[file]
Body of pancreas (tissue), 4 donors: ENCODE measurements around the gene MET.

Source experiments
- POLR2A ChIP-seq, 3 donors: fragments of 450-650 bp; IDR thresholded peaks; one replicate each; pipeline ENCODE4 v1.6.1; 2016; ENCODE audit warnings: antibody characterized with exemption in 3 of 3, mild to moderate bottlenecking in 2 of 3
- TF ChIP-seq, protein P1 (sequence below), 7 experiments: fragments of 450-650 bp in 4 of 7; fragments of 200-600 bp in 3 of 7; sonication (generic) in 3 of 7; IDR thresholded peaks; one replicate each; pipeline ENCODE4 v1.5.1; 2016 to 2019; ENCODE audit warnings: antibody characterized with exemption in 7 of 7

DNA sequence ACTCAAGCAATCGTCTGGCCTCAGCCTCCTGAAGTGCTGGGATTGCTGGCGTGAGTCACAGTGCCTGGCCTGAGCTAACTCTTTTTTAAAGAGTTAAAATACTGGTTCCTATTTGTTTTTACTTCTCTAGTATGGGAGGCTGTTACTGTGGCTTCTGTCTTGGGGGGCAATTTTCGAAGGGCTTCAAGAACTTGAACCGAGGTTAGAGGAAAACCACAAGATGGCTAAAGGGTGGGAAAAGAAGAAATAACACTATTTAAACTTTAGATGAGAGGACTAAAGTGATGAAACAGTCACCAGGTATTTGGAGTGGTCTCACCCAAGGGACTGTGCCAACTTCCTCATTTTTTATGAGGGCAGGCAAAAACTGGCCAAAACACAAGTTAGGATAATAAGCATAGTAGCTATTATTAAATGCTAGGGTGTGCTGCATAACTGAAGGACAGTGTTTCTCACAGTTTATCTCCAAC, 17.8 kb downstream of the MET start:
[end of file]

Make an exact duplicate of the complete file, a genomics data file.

Body of pancreas (tissue), 4 donors: ENCODE measurements around the gene MET.

Source experiments
- POLR2A ChIP-seq, 3 donors: fragments of 450-650 bp; IDR thresholded peaks; one replicate each; pipeline ENCODE4 v1.6.1; 2016; ENCODE audit warnings: antibody characterized with exemption in 3 of 3, mild to moderate bottlenecking in 2 of 3
- TF ChIP-seq, protein P1 (sequence below), 7 experiments: fragments of 450-650 bp in 4 of 7; fragments of 200-600 bp in 3 of 7; sonication (generic) in 3 of 7; IDR thresholded peaks; one replicate each; pipeline ENCODE4 v1.5.1; 2016 to 2019; ENCODE audit warnings: antibody characterized with exemption in 7 of 7

DNA sequence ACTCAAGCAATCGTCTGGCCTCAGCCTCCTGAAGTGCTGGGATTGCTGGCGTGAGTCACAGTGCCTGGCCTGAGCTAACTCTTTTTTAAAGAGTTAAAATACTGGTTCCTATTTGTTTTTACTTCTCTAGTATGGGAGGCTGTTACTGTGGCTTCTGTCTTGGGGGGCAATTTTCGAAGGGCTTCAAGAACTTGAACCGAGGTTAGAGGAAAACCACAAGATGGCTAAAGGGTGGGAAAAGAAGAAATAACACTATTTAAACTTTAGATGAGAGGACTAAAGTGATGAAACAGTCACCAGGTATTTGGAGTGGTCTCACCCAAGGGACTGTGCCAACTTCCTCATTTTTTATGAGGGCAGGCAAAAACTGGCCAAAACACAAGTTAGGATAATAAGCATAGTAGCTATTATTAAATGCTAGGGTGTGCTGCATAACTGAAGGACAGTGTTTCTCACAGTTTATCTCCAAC, 17.8 kb downstream of the MET start: